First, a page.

Jul 15, 2008 rated it liked it  ·  review of another edition
Shelves: novels
In this comic work, Flann O’Brien satirizes the "Gaeltacht autobiography", a literary genre that was popular in Ireland in the first half of the twentieth century, and which emphasized misery and impoverishment. In works such as these, the speaker will give voice, explicitly or implicitly, to doubts that anyone could have experienced worse conditions than those he or she is describing (Angela's Ashes comes to mind as a recent instance of this sort of narrative).

In this fictional memoir, O’Brien
Dec 07, 2014 rated it really liked it  ·  review of another edition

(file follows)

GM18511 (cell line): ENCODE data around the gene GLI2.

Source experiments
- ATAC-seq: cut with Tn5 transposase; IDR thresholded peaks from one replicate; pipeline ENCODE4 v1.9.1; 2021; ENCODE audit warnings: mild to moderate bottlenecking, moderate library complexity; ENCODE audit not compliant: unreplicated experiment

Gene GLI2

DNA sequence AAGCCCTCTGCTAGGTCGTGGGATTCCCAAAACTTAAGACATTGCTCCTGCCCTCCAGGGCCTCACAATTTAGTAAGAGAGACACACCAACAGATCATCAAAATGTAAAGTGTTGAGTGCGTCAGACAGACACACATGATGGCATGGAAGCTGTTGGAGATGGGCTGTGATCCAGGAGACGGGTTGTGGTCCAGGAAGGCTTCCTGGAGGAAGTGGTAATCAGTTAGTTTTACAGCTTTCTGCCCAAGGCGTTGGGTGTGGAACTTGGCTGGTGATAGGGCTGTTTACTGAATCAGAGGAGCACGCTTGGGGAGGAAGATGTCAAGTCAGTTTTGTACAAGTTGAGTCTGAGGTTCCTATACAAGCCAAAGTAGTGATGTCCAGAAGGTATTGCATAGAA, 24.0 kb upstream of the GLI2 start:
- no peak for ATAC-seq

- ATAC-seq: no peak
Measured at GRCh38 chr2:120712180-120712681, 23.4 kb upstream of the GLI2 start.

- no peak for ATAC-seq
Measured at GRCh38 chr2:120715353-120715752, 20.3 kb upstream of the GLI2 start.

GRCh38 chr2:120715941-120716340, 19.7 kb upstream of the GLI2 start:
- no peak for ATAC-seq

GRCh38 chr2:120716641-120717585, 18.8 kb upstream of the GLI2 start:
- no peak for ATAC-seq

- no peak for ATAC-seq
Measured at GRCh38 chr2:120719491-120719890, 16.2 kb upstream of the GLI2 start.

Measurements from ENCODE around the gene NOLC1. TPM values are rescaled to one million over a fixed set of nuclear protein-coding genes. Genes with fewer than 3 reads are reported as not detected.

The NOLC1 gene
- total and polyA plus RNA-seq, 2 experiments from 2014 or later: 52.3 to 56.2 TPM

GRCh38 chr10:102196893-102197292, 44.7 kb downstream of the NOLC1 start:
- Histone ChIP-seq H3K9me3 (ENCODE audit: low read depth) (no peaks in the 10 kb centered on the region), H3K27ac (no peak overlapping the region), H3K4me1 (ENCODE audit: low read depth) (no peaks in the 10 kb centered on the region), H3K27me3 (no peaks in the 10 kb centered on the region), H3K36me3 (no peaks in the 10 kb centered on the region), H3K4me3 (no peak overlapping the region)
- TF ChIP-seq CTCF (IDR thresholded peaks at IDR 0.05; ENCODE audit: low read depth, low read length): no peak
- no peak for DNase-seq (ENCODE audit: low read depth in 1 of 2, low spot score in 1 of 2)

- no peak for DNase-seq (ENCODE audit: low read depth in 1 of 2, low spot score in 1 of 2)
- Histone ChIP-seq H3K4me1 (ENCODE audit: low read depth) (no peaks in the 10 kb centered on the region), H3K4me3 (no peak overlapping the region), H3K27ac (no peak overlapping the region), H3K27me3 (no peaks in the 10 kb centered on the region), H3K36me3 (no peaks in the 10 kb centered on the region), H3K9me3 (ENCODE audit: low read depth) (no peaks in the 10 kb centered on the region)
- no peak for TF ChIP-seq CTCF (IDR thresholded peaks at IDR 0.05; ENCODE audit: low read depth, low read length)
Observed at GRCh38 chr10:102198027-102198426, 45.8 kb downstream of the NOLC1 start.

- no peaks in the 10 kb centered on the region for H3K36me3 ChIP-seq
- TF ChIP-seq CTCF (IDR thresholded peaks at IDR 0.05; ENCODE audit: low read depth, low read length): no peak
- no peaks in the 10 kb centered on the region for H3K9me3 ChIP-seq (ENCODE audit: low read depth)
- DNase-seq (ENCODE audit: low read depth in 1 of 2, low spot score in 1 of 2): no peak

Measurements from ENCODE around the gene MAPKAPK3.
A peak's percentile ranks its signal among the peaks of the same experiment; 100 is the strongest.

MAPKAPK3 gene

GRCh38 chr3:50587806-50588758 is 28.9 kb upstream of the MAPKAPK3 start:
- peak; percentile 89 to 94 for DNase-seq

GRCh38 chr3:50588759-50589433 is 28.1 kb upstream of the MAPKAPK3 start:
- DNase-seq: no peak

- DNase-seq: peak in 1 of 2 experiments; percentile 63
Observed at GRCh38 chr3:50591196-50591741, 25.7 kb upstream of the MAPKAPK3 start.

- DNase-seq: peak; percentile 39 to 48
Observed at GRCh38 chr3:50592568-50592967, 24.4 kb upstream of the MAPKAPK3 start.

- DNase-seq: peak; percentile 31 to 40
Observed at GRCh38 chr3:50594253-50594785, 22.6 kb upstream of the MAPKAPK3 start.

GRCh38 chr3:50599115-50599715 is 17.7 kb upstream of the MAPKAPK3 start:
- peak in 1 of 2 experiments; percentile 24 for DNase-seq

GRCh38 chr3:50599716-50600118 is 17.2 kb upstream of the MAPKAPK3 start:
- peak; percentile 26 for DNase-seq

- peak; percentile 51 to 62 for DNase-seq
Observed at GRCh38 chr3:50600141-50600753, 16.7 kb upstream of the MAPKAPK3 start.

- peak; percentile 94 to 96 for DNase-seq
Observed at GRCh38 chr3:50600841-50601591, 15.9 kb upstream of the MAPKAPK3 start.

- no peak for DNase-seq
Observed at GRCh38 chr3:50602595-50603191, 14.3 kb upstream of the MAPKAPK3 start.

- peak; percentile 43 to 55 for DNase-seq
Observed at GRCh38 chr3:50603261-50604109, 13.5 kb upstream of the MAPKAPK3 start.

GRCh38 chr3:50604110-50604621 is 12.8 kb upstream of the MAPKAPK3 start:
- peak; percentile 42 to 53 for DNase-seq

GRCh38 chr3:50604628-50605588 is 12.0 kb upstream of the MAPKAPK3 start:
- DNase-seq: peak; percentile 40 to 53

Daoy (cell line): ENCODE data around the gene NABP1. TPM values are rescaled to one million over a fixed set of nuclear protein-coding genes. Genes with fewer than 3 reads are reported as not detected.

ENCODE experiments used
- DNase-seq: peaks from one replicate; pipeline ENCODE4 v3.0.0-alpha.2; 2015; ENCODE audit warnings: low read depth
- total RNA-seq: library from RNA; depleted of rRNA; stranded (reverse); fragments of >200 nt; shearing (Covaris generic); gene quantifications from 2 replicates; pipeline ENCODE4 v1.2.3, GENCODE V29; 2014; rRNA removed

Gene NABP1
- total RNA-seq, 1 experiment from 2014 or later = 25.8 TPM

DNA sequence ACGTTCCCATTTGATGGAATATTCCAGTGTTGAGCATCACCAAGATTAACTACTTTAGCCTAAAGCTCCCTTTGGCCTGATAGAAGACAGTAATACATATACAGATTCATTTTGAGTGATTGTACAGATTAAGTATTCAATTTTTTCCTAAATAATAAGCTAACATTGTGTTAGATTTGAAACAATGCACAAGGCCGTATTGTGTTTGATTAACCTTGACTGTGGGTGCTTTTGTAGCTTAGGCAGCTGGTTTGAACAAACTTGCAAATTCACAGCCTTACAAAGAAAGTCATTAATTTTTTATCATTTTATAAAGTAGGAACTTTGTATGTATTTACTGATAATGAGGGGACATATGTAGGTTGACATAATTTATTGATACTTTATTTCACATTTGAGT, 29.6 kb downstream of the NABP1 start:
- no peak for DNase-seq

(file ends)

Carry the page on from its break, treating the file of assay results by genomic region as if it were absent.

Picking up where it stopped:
Un libro muy gaélico con gente muy gaélica.

Me ha gustado bastante, me he reído con la ironía de O'Nolan, pero he tardado bastante en leérmelo (creo que tengo un problema con los libros de menos de 150 páginas). Supongo que el libro gusta todavía más si te has leído alguno de los libros que parodia (aunque yo no me he leído "Tirant Lo Blanc" y eso no me ha impedido leer "El Quijote").

Lo que sí me ha gustado muchísimo de esta edición (a parte de estar muy bien cuidada) es el traductor y sus notas
Oct 28, 2017 rated it it was amazing  ·  review of another edition
Chím nach bhfuil aon idirdhealú anseo idir ráitis ar An Béal Bocht agus an t-aistriúchán The Poor Mouth. Táim ag léamh An Béal Bocht athuair......bhaineas triall é a léamh nuiar a (ath-)thosaigh mé Gaeilge a fhoghlaim ach b'éigean dom cuardach a chur ar bheagnach gach re fhocal ag an am!
Is aoibheann liom greann agus sruth an scéil, an stór fhocail agus an t-aoir nimhneach ar seandhearcadh na teanga.
Jun 30, 2010 rated it really liked it  ·  review of another edition